Neural Connectomics Challenge #1: From Imaging to Connectivity
The challenge is over. 143 teams entered. Congratulations to the winners!
- 1st prize (1st place): Antonio Sutera, Arnaud Joly, Aaron Qiu, Vincent François-Lavet , Gilles Louppe (team AAAGV)
- 2nd prize (3rd place): Ildefons Magrans
- 3rd prize (4th place): Lukasz Romaszko (team: Lukasz 8000)
The second place participants decided not to reveal their code. The results of verifications are available for review. Information on the methods can be found in the fact sheets [pdf][form][summary].
A draft of the proceedings is available.
The Kaggle platform accepts post-challenge submissions.
Understanding the brain structure and some of its alterations caused by disease, is key to accompany research on the treatment of epilepsy and Alzheimer's disease and other neuropathologies, as well as gaining understanding of the general functioning of the brain and its learning capabilities. At the neural level, recovering the exact wiring of the brain (connectome) including nearly 100 billion neurons, having on average 7000 synaptic connections to other neurons, is a daunting task. No traditional neuroanatomic methods of axonal tracing cannot scale up to very large networks. Could there be alternative methods recovering neural network structures from patterns of neural activity? [Learn more ...]
What you get: Time series of the activity of 1000 neurons.
What you predict: The directed connections between neurons.
Prerequisites: Nothing really. [5 min tutorial on brain sciences...][Starter kit...]
Today's cutting edge optical imaging of neural activity (using fluorescent calcium indicator proteins) provides a tool to monitor the activity of tens of thousands of neurons simultaneously. Mathematical algorithms capable of discovering network structures are faced with the challenge of solving a new inverse problem: recover the neural network structure of a living system given the observation of a very large population of neurons. To achieve reconstruction of a detailed connectome, we need excellent performance. Even tiny changes in connectivity can dramatically affect the way in which a neural circuit process information (like e.g. storing or reading out memories). Monitoring changes in effective connectivity patterns of a network in action during behavior promises to advance our understanding of learning and intelligence. This challenge will stimulate the advancement of research on network structure learning algorithms from neurophysiological data, including causal discovery methods. We need your help! [Learn more...]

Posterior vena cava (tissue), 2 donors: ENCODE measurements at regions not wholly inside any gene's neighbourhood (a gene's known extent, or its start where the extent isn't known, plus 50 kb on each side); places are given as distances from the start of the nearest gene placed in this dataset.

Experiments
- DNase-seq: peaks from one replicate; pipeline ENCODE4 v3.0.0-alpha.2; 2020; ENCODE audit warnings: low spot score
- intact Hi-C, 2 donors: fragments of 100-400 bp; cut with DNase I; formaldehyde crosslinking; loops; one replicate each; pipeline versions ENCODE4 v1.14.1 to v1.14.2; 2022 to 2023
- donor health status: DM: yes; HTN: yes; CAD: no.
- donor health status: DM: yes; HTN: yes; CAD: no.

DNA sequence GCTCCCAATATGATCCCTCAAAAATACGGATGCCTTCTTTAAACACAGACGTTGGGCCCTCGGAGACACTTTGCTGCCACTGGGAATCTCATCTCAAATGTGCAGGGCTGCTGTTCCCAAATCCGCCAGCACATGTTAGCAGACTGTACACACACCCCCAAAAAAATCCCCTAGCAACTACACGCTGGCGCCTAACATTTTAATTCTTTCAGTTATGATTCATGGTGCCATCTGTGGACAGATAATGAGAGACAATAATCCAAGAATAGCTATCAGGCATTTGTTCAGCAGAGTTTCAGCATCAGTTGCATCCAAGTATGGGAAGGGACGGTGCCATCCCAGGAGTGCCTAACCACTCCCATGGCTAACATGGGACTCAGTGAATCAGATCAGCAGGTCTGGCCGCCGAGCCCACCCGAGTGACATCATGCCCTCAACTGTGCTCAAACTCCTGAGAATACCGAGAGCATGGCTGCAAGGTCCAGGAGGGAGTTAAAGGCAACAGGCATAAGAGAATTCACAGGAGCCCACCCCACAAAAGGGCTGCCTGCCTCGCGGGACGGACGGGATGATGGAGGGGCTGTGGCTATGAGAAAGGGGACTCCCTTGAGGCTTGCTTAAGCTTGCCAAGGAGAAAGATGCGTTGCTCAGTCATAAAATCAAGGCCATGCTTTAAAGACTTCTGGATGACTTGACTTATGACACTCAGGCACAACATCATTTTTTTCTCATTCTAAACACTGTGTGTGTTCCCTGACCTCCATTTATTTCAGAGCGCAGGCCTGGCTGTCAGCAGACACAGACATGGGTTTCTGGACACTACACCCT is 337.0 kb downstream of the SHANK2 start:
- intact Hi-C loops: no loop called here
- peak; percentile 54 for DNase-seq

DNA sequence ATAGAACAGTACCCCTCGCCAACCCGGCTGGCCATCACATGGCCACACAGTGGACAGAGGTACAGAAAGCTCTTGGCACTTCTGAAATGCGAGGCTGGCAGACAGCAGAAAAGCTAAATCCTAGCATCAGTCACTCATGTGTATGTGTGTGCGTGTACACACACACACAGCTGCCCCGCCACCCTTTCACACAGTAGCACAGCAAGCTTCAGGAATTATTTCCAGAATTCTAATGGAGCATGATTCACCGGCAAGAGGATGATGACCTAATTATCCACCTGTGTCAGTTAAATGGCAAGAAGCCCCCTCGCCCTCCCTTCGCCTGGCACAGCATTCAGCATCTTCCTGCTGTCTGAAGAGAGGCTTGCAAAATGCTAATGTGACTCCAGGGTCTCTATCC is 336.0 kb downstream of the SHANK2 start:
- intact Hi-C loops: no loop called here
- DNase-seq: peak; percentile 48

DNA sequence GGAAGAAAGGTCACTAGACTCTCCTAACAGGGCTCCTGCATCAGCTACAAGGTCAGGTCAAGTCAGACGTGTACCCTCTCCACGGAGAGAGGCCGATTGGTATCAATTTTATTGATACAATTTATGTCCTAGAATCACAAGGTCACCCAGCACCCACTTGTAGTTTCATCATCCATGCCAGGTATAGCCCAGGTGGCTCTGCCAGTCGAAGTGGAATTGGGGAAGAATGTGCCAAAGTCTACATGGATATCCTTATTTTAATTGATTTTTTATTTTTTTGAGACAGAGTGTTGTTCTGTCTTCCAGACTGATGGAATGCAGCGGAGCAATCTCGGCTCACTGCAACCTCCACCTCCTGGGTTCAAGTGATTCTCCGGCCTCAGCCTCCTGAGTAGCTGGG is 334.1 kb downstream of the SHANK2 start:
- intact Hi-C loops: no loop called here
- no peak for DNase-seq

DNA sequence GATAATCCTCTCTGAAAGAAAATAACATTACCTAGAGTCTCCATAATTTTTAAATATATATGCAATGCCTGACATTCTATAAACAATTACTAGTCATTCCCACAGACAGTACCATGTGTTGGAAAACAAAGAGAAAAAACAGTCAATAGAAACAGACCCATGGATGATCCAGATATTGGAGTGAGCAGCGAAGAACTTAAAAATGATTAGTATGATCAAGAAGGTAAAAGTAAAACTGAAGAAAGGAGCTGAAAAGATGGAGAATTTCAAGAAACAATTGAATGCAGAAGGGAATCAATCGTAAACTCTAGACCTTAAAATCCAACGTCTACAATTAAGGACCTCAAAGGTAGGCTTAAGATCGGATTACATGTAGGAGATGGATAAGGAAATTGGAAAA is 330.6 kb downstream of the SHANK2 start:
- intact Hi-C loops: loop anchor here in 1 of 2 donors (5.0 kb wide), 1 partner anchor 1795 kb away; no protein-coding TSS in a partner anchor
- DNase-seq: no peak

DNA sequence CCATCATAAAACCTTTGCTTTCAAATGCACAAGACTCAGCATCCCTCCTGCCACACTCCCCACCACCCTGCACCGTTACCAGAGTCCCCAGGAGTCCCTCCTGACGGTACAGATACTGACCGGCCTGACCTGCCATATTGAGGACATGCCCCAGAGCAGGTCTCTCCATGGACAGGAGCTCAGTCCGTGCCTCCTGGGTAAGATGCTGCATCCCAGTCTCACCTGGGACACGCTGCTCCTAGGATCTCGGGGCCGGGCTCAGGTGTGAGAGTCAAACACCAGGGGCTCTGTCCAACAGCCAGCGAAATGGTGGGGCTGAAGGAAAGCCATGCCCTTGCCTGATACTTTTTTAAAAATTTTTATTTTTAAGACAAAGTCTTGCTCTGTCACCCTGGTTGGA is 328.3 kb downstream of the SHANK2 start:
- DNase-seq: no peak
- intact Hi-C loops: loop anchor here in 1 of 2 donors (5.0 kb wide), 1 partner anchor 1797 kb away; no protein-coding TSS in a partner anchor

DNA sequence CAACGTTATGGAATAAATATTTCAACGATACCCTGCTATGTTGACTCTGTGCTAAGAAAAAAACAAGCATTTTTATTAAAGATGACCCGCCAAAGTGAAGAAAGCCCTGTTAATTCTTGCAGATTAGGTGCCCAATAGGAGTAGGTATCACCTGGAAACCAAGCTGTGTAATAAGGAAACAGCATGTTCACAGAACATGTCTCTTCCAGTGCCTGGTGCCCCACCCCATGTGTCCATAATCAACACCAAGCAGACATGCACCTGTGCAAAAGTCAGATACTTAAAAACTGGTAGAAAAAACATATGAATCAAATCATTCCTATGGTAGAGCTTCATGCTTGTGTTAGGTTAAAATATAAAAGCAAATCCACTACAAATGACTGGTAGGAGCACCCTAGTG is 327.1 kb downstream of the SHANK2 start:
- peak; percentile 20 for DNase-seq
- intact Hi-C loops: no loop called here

Brain of the zebrafish in action. Today's cutting edge neurophysiology multi-electrode recording tools are capable of recording (and even stimulating) of the order of 100 neurons. Optical imaging of neural activity using fluorescent calcium indicator proteins (calcium imaging) provide a tool to increase the number of neurons recorded by three orders of magnitude. Recently, researchers have been able to record activity of the brain of a zebrafish embryo in 80% of its 100,000 neurons.
This video comes from the work of Ahrens et al. Nature 485, 471–477 (May 2012).
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